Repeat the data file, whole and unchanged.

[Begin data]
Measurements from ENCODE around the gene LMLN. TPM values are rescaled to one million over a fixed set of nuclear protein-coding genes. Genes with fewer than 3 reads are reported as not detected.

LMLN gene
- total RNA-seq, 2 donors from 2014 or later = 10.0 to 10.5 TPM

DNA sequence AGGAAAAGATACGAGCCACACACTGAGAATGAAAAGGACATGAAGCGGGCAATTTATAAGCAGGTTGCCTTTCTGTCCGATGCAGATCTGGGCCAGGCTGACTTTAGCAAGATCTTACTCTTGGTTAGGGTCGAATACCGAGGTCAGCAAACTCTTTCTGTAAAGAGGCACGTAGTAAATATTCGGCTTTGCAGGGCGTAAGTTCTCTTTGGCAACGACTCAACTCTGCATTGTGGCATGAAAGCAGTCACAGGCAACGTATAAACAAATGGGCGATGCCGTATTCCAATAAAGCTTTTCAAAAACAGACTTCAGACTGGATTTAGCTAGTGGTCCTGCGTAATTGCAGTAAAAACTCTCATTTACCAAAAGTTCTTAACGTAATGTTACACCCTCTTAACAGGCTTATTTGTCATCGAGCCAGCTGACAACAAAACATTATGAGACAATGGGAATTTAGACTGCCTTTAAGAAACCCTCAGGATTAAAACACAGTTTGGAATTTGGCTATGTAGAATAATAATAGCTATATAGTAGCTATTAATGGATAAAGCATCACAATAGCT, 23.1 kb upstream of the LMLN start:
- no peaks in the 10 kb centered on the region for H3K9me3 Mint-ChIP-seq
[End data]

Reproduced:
Measurements from ENCODE around the gene LMLN. TPM values are rescaled to one million over a fixed set of nuclear protein-coding genes. Genes with fewer than 3 reads are reported as not detected.

LMLN gene
- total RNA-seq, 2 donors from 2014 or later = 10.0 to 10.5 TPM

DNA sequence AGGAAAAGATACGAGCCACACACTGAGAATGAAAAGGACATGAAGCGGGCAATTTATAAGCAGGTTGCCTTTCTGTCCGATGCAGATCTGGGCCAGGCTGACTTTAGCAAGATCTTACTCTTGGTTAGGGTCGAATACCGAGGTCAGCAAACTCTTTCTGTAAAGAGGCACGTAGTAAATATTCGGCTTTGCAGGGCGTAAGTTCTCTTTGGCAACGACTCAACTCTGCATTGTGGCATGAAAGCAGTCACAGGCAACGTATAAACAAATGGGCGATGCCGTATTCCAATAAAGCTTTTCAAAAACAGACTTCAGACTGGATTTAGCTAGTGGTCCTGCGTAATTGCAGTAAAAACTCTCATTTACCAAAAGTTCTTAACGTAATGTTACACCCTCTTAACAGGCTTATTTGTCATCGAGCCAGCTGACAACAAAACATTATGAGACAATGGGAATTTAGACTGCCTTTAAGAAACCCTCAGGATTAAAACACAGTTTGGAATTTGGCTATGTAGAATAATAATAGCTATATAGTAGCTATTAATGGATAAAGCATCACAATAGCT, 23.1 kb upstream of the LMLN start:
- no peaks in the 10 kb centered on the region for H3K9me3 Mint-ChIP-seq